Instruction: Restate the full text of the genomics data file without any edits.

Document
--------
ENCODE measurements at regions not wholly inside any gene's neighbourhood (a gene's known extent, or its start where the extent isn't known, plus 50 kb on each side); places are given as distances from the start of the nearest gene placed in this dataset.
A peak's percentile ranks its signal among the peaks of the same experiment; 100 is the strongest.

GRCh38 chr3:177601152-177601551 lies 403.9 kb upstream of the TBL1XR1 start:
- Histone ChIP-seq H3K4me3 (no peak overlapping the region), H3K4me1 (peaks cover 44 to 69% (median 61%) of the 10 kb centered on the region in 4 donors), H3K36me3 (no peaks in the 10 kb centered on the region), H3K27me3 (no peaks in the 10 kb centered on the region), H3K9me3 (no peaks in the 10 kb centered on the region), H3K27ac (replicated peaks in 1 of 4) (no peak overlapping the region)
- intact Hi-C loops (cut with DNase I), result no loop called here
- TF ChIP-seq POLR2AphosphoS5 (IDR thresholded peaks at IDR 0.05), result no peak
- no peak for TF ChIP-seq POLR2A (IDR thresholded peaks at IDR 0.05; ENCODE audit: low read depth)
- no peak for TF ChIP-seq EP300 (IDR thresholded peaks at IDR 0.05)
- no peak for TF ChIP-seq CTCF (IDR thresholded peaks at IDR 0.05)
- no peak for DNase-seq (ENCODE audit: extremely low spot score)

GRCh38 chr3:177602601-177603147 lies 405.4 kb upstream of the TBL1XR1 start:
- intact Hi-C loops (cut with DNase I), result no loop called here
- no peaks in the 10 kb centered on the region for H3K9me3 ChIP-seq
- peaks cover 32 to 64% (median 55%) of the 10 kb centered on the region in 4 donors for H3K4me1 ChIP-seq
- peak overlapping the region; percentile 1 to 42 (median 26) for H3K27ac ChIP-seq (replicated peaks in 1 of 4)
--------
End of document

ENCODE measurements at regions not wholly inside any gene's neighbourhood (a gene's known extent, or its start where the extent isn't known, plus 50 kb on each side); places are given as distances from the start of the nearest gene placed in this dataset.
A peak's percentile ranks its signal among the peaks of the same experiment; 100 is the strongest.

GRCh38 chr3:177601152-177601551 lies 403.9 kb upstream of the TBL1XR1 start:
- Histone ChIP-seq H3K4me3 (no peak overlapping the region), H3K4me1 (peaks cover 44 to 69% (median 61%) of the 10 kb centered on the region in 4 donors), H3K36me3 (no peaks in the 10 kb centered on the region), H3K27me3 (no peaks in the 10 kb centered on the region), H3K9me3 (no peaks in the 10 kb centered on the region), H3K27ac (replicated peaks in 1 of 4) (no peak overlapping the region)
- intact Hi-C loops (cut with DNase I), result no loop called here
- TF ChIP-seq POLR2AphosphoS5 (IDR thresholded peaks at IDR 0.05), result no peak
- no peak for TF ChIP-seq POLR2A (IDR thresholded peaks at IDR 0.05; ENCODE audit: low read depth)
- no peak for TF ChIP-seq EP300 (IDR thresholded peaks at IDR 0.05)
- no peak for TF ChIP-seq CTCF (IDR thresholded peaks at IDR 0.05)
- no peak for DNase-seq (ENCODE audit: extremely low spot score)

GRCh38 chr3:177602601-177603147 lies 405.4 kb upstream of the TBL1XR1 start:
- intact Hi-C loops (cut with DNase I), result no loop called here
- no peaks in the 10 kb centered on the region for H3K9me3 ChIP-seq
- peaks cover 32 to 64% (median 55%) of the 10 kb centered on the region in 4 donors for H3K4me1 ChIP-seq
- peak overlapping the region; percentile 1 to 42 (median 26) for H3K27ac ChIP-seq (replicated peaks in 1 of 4)